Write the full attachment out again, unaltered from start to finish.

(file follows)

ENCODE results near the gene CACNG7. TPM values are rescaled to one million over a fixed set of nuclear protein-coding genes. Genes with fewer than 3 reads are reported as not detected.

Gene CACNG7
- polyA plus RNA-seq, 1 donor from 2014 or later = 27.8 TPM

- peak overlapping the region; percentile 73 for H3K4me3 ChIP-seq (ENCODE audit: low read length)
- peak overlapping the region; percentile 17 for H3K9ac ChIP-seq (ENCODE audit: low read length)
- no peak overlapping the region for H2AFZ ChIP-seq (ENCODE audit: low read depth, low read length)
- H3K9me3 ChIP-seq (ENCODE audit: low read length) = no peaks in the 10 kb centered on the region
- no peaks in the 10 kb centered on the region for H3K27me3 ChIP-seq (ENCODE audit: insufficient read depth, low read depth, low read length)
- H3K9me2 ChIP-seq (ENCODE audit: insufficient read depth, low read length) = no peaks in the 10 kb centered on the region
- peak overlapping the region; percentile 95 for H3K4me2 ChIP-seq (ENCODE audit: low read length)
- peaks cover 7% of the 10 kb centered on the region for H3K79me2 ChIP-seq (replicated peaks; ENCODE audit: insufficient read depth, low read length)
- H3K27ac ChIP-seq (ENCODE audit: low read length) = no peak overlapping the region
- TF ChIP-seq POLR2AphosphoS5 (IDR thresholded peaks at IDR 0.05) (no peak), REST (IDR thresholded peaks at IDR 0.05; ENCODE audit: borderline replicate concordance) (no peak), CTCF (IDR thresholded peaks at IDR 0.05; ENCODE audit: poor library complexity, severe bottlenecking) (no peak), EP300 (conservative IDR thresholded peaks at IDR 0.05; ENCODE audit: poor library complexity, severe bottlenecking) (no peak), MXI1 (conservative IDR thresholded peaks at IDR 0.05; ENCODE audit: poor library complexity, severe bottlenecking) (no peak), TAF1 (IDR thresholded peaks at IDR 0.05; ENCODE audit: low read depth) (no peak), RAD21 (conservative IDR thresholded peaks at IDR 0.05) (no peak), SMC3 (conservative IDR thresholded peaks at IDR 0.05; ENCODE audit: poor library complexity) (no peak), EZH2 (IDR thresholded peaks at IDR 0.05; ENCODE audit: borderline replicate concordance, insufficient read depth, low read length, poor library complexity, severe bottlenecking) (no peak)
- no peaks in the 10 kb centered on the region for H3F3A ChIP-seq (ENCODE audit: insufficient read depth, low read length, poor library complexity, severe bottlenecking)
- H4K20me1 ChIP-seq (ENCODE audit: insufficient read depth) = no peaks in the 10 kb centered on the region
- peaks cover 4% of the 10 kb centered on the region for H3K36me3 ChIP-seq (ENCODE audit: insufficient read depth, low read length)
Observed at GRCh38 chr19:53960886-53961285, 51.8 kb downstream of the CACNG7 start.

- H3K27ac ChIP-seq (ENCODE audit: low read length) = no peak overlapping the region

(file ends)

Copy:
ENCODE results near the gene CACNG7. TPM values are rescaled to one million over a fixed set of nuclear protein-coding genes. Genes with fewer than 3 reads are reported as not detected.

Gene CACNG7
- polyA plus RNA-seq, 1 donor from 2014 or later = 27.8 TPM

- peak overlapping the region; percentile 73 for H3K4me3 ChIP-seq (ENCODE audit: low read length)
- peak overlapping the region; percentile 17 for H3K9ac ChIP-seq (ENCODE audit: low read length)
- no peak overlapping the region for H2AFZ ChIP-seq (ENCODE audit: low read depth, low read length)
- H3K9me3 ChIP-seq (ENCODE audit: low read length) = no peaks in the 10 kb centered on the region
- no peaks in the 10 kb centered on the region for H3K27me3 ChIP-seq (ENCODE audit: insufficient read depth, low read depth, low read length)
- H3K9me2 ChIP-seq (ENCODE audit: insufficient read depth, low read length) = no peaks in the 10 kb centered on the region
- peak overlapping the region; percentile 95 for H3K4me2 ChIP-seq (ENCODE audit: low read length)
- peaks cover 7% of the 10 kb centered on the region for H3K79me2 ChIP-seq (replicated peaks; ENCODE audit: insufficient read depth, low read length)
- H3K27ac ChIP-seq (ENCODE audit: low read length) = no peak overlapping the region
- TF ChIP-seq POLR2AphosphoS5 (IDR thresholded peaks at IDR 0.05) (no peak), REST (IDR thresholded peaks at IDR 0.05; ENCODE audit: borderline replicate concordance) (no peak), CTCF (IDR thresholded peaks at IDR 0.05; ENCODE audit: poor library complexity, severe bottlenecking) (no peak), EP300 (conservative IDR thresholded peaks at IDR 0.05; ENCODE audit: poor library complexity, severe bottlenecking) (no peak), MXI1 (conservative IDR thresholded peaks at IDR 0.05; ENCODE audit: poor library complexity, severe bottlenecking) (no peak), TAF1 (IDR thresholded peaks at IDR 0.05; ENCODE audit: low read depth) (no peak), RAD21 (conservative IDR thresholded peaks at IDR 0.05) (no peak), SMC3 (conservative IDR thresholded peaks at IDR 0.05; ENCODE audit: poor library complexity) (no peak), EZH2 (IDR thresholded peaks at IDR 0.05; ENCODE audit: borderline replicate concordance, insufficient read depth, low read length, poor library complexity, severe bottlenecking) (no peak)
- no peaks in the 10 kb centered on the region for H3F3A ChIP-seq (ENCODE audit: insufficient read depth, low read length, poor library complexity, severe bottlenecking)
- H4K20me1 ChIP-seq (ENCODE audit: insufficient read depth) = no peaks in the 10 kb centered on the region
- peaks cover 4% of the 10 kb centered on the region for H3K36me3 ChIP-seq (ENCODE audit: insufficient read depth, low read length)
Observed at GRCh38 chr19:53960886-53961285, 51.8 kb downstream of the CACNG7 start.

- H3K27ac ChIP-seq (ENCODE audit: low read length) = no peak overlapping the region